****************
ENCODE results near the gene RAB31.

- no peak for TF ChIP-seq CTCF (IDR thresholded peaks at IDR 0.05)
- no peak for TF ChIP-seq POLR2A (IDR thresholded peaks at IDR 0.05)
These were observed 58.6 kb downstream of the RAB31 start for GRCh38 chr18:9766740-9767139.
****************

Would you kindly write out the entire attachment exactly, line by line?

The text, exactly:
ENCODE results near the gene RAB31.

- no peak for TF ChIP-seq CTCF (IDR thresholded peaks at IDR 0.05)
- no peak for TF ChIP-seq POLR2A (IDR thresholded peaks at IDR 0.05)
These were observed 58.6 kb downstream of the RAB31 start for GRCh38 chr18:9766740-9767139.